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Model Serving made Efficient in the Cloud.


Mosec is a high-performance and flexible model serving framework for building ML model-enabled backend and microservices. It bridges the gap between any machine learning models you just trained and the efficient online service API.

  • Highly performant: web layer and task coordination built with Rust ๐Ÿฆ€, which offers blazing speed in addition to efficient CPU utilization powered by async I/O
  • Ease of use: user interface purely in Python ๐Ÿ, by which users can serve their models in an ML framework-agnostic manner using the same code as they do for offline testing
  • Dynamic batching: aggregate requests from different users for batched inference and distribute results back
  • Pipelined stages: spawn multiple processes for pipelined stages to handle CPU/GPU/IO mixed workloads
  • Cloud friendly: designed to run in the cloud, with the model warmup, graceful shutdown, and Prometheus monitoring metrics, easily managed by Kubernetes or any container orchestration systems
  • Do one thing well: focus on the online serving part, users can pay attention to the model performance and business logic


Mosec requires Python 3.7 or above. Install the latest PyPI package with:

> pip install -U mosec


Write the serverยค

Import the libraries and set up a basic logger to better observe what happens.

import logging

from mosec import Server, Worker
from mosec.errors import ValidationError

logger = logging.getLogger()
formatter = logging.Formatter(
    "%(asctime)s - %(process)d - %(levelname)s - %(filename)s:%(lineno)s - %(message)s"
sh = logging.StreamHandler()

Then, we build an API to calculate the exponential with base e for a given number. To achieve that, we simply inherit the Worker class and override the forward method. Note that the input req is by default a JSON-decoded object, e.g., a dictionary here (wishfully it receives data like {"x": 1}). We also enclose the input parsing part with a try...except... block to reject invalid input (e.g., no key named "x" or field "x" cannot be converted to float).

import math

class CalculateExp(Worker):
    def forward(self, req: dict) -> dict:
            x = float(req["x"])
        except KeyError:
            raise ValidationError("cannot find key 'x'")
        except ValueError:
            raise ValidationError("cannot convert 'x' value to float")
        y = math.exp(x)  # f(x) = e ^ x
        logger.debug(f"e ^ {x} = {y}")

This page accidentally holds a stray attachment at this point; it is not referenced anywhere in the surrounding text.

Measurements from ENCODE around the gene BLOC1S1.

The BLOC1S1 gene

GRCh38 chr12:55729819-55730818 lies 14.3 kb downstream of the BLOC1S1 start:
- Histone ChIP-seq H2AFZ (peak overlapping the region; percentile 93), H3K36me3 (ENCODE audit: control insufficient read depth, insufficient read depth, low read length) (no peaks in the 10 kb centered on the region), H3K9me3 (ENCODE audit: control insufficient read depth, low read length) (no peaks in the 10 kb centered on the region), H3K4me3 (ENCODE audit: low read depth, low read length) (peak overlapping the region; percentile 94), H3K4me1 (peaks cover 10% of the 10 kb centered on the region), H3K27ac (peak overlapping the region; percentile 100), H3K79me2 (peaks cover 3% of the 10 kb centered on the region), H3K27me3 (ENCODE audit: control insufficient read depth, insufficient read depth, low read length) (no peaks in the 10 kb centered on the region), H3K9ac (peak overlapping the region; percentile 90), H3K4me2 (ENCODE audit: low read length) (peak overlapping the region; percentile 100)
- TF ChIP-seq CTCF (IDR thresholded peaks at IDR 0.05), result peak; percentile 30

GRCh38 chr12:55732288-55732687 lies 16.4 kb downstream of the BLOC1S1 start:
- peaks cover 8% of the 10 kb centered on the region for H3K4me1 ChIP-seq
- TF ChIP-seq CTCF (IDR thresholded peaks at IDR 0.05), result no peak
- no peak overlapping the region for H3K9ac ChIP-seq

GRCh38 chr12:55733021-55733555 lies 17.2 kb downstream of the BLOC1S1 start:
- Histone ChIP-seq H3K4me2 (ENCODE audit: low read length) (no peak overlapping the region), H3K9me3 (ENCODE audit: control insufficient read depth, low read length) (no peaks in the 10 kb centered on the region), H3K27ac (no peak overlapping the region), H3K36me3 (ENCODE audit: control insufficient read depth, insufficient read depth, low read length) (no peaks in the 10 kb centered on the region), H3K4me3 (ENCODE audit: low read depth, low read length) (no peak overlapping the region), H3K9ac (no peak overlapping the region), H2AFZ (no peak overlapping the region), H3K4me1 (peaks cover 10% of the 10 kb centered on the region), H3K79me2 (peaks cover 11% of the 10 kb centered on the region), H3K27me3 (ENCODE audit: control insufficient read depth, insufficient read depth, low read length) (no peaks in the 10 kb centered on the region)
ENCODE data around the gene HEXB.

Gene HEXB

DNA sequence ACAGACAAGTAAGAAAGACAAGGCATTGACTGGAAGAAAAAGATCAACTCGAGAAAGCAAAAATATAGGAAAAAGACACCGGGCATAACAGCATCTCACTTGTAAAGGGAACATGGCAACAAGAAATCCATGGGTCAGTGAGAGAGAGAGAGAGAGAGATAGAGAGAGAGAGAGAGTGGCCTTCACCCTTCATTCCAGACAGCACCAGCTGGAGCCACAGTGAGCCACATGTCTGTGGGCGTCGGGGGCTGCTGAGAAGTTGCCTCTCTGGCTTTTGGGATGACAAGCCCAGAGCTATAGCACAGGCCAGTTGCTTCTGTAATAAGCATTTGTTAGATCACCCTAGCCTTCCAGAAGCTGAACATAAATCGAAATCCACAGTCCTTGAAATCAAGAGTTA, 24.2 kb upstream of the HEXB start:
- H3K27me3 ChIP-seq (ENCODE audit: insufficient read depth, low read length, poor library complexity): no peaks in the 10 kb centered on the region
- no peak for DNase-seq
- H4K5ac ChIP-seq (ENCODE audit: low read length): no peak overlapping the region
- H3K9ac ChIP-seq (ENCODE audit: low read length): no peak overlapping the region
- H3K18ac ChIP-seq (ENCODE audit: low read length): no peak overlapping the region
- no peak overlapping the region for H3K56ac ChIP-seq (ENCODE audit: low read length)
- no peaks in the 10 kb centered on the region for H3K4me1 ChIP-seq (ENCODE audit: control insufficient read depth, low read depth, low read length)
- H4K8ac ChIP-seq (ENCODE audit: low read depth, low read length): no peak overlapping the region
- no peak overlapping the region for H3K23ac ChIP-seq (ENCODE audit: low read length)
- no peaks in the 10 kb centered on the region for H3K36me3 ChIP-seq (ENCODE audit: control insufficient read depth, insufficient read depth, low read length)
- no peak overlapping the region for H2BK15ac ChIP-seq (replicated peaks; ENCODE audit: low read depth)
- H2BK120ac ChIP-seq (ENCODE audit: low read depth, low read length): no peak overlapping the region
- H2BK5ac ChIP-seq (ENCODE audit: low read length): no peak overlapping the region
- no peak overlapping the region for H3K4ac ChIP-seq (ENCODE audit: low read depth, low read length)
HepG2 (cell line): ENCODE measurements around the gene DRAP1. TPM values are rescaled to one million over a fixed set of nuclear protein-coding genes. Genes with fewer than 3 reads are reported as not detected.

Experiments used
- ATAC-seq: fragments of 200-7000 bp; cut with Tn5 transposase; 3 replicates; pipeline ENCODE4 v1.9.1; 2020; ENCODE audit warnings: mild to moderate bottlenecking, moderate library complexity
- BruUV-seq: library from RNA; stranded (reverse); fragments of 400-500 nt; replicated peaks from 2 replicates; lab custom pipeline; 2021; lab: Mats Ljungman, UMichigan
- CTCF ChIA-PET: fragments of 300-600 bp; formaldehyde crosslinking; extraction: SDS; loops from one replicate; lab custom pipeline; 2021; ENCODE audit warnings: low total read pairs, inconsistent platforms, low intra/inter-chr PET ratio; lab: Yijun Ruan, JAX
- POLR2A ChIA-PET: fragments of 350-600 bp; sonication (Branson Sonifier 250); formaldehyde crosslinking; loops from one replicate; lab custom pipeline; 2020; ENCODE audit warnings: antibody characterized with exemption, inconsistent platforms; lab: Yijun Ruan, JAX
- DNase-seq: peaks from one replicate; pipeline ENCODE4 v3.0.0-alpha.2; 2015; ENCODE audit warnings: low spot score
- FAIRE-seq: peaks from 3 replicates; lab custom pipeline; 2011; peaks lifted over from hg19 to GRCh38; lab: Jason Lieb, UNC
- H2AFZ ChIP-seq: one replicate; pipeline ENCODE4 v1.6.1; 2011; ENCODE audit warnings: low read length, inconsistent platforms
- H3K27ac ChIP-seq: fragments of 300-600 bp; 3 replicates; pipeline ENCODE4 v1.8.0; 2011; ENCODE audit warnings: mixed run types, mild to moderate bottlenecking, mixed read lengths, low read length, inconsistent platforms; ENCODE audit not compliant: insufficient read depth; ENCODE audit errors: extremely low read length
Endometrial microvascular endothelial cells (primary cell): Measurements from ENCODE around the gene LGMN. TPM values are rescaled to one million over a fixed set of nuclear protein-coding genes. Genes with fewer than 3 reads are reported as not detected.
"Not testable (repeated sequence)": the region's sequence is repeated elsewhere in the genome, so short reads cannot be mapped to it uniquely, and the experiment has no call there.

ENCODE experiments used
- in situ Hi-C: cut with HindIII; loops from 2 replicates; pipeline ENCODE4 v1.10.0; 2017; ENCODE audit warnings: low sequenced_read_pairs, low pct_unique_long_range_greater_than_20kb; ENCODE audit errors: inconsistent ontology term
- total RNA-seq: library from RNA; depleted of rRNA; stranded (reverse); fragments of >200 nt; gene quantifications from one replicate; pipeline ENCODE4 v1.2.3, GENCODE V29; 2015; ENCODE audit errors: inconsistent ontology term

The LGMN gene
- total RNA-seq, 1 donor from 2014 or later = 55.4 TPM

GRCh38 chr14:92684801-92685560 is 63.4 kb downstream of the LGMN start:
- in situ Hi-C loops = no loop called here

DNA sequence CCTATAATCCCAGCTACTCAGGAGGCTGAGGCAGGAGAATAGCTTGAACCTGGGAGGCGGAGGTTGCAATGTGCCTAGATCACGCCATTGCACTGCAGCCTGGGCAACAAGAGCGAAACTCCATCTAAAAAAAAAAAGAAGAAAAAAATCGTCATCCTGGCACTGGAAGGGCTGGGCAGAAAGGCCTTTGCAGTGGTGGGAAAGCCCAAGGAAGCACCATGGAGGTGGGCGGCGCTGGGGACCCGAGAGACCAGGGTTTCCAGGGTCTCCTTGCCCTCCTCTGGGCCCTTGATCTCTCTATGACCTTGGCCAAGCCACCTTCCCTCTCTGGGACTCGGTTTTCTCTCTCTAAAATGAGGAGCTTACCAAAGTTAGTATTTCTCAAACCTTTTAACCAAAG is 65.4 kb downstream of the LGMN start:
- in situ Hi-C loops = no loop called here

return {"y": y}

Finally, we append the worker to the server to construct a single-stage workflow, and we specify the number of processes we want it to run in parallel. Then we run the server.

if __name__ == "__main__":
    server = Server()
        CalculateExp, num=2
    )  # we spawn two processes for parallel computing

Run the serverยค

After merging the snippets above into a file named, we can first have a look at the command line arguments:

> python --help

Then let's start the server...

> python

and in another terminal, test it:

> curl -X POST -d '{"x": 2}'
  "y": 7.38905609893065

> curl -X POST -d '{"input": 2}' # wrong schema
validation error: cannot find key 'x'

or check the metrics:

> curl

For more debug logs, you can enable it by changing the Python & Rust log level:

> RUST_LOG=debug python

That's it! You have just hosted your exponential-computing model as a server! ๐Ÿ˜‰


More ready-to-use examples can be found in the Example section. It includes:

  • Multi-stage workflow
  • Batch processing worker
  • Shared memory IPC
  • Customized GPU allocation
  • Jax jitted inference
  • PyTorch deep learning models:
  • sentiment analysis
  • image recognition
  • stable diffusion


We welcome any kind of contribution. Please give us feedback by raising issues or discussing on Discord. You could also directly contribute your code and pull request!

To start develop, you can use envd to create an isolated and clean Python & Rust environment. Check the envd-docs or build.envd for more information.

Qualitative Comparison*ยค

Batcher Pipeline Parallel I/O Format(1) Framework(2) Backend Activity
TF Serving โœ… โœ… โœ… Limited(a) Heavily TF C++
Triton โœ… โœ… โœ… Limited Multiple C++
MMS โœ… โŒ โœ… Limited Heavily MX Java
BentoML โœ… โŒ โŒ Limited(b) Multiple Python
Streamer โœ… โŒ โœ… Customizable Agnostic Python
Flask(3) โŒ โŒ โŒ Customizable Agnostic Python
Mosec โœ… โœ… โœ… Customizable Agnostic Rust

*As accessed on 08 Oct 2021. By no means is this comparison showing that other frameworks are inferior, but rather it is used to illustrate the trade-off. The information is not guaranteed to be absolutely accurate. Please let us know if you find anything that may be incorrect.

(1): Data format of the service's request and response. "Limited" in the sense that the framework has pre-defined requirements on the format. (2): Supported machine learning frameworks. "Heavily" means the serving framework is designed towards a specific ML framework. Thus it is hard, if not impossible, to adapt to others. "Multiple" means the serving framework provides adaptation to several existing ML frameworks. "Agnostic" means the serving framework does not necessarily care about the ML framework. Hence it supports all ML frameworks (in Python). (3): Flask is a representative of general purpose web frameworks to host ML models.